Girl! Put that cookie down!


Girl! Put that cookie down!

Don’t let the craving speak. It hurts your pocket and your health, a new study has shown

Senior reporter

When the craving for chocolate or cheese puffs has spoken, no price-tag will stand in the way of you satisfying your grumbling tummy.
Neuroscience research from  New York University has confirmed that we will pay more for the unhealthy foods we crave and won’t hesitate to fork out more money if it’s bigger portion sizes we desire.Researchers gathered a group of 44 people who hadn’t eaten for four hours and presented them with 15 snacks, including Snickers and granola bars, and a R60 budget.
They found that the participants were willing to pay more for the snacks after seeing them.
The study also showed that people were willing to pay more for high-calorie, fatty and sugary foods – like a chocolate bar or cheese puffs.“It appears that craving boosts or multiplies the economic value of the craved food,” said head researcher Anna Konova.
“Our results indicate that even if people strive to eat healthier, craving could overshadow the importance of health by boosting the value of tempting, unhealthy foods relative to healthier options,” added Konova.The research indicated that craving “may nudge our choices in very specific ways that help us acquire those things that made us feel good in the past – even if those things may not be consistent with our current health goals”.
Researchers were particularly concerned about craving – “which has long been recognised as a state of mind that contributes to addiction”, and, in recent years, to eating disorders and obesity.A University of Washington study last year, revealed that South African women had the highest obesity rate – 42% – in sub-Saharan Africa.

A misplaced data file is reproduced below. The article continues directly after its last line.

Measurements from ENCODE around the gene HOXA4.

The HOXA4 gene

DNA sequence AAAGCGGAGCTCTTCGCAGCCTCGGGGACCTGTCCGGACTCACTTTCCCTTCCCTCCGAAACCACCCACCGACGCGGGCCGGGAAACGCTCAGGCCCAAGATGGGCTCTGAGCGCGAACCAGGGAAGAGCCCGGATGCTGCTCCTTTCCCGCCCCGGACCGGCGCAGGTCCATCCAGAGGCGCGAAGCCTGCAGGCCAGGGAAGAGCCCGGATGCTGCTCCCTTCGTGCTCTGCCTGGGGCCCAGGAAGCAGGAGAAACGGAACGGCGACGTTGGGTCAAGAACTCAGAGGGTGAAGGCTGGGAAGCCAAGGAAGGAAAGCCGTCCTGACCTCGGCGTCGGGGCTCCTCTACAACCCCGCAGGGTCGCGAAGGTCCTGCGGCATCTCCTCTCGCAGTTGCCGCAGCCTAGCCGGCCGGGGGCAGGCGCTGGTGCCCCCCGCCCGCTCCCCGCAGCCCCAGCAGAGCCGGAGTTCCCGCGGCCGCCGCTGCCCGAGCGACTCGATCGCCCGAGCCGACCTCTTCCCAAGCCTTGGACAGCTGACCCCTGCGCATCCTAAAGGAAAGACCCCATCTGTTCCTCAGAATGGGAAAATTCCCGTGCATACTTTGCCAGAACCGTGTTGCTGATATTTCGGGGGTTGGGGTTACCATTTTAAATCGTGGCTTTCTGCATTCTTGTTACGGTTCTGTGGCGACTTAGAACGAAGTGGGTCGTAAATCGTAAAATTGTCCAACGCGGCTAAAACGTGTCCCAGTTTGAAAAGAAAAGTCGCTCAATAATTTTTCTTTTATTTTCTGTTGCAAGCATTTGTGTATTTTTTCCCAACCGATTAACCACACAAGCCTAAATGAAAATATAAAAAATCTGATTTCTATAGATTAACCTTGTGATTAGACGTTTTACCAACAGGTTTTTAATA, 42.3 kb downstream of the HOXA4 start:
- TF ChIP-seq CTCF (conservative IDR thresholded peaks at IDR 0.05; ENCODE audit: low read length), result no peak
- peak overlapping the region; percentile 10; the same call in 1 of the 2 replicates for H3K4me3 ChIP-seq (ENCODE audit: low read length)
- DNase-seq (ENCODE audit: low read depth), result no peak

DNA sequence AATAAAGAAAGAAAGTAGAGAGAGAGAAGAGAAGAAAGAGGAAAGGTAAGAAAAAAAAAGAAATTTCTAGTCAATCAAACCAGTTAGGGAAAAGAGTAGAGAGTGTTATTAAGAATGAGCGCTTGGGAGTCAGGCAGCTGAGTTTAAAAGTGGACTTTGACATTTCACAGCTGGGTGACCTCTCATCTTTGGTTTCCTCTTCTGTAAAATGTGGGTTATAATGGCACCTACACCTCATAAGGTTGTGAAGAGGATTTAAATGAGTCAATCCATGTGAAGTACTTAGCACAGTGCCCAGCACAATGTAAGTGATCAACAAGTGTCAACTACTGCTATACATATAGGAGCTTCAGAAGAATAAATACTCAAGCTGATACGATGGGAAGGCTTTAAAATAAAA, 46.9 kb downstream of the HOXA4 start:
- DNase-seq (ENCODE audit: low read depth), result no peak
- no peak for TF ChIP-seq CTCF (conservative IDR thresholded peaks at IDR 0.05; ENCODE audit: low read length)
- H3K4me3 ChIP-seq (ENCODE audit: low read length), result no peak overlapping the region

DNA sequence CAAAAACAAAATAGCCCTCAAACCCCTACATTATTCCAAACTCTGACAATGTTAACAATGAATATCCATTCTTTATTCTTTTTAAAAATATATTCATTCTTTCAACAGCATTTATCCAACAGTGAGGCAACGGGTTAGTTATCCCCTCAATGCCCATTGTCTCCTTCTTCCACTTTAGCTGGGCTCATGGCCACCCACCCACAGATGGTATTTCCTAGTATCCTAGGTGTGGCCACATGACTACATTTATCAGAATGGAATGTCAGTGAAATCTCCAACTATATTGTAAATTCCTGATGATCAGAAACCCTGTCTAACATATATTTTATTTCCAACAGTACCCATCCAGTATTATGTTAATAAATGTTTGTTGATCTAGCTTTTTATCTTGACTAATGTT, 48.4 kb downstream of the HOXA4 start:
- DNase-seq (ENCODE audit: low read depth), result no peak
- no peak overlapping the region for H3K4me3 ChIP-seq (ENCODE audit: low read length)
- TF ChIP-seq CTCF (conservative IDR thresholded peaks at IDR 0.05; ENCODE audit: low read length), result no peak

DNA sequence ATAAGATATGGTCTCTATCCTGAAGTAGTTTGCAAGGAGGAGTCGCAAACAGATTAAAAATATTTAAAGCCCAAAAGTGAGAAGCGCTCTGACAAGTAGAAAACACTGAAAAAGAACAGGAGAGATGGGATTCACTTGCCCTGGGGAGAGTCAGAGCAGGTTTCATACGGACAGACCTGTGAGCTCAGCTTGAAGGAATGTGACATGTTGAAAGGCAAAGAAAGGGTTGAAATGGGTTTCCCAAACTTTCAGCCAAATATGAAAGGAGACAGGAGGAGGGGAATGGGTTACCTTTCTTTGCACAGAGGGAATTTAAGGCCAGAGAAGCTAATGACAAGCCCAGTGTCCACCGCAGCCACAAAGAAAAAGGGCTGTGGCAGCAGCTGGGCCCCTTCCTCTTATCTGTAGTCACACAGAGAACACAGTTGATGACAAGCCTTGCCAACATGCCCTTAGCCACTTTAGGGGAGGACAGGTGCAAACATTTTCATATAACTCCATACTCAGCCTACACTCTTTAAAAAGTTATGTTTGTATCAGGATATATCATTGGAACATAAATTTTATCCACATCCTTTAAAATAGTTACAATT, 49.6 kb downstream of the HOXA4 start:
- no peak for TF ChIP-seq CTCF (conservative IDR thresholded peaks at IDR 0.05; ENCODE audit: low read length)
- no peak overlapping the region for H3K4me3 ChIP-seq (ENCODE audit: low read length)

About 14% of men and almost nine percent of South African children are also considered obese, the study showed.
The World Health Organisation recently commended the South African government for taking steps towards promoting healthy lifestyles by introducing a levy on sugary drinks.
Johannesburg psychologist Dr Ingrid Artus said when people condition their brains “to perceive unhealthy foods to be more delicious that healthy foods, we systematically create very strong neural pathways or habits that reinforce this thinking pattern.“Habitually used neural pathways are like driving on a superhighway rather than driving on a dirt road.
“The decision-making is so much easier when we use our default mode since the brain tends to prefer using the most convenient and automated course of action. In addition, sugars and fats tend to be foods that light up the reward system in the brain which means we tend to crave them more as they become part of our diet,” said Artus.

This article is reserved for Sunday Times Daily subscribers.
A subscription gives you full digital access to all Sunday Times Daily content.

Sunday Times Daily

Already subscribed? Simply sign in below.

Questions or problems?
Email or call 0860 52 52 00.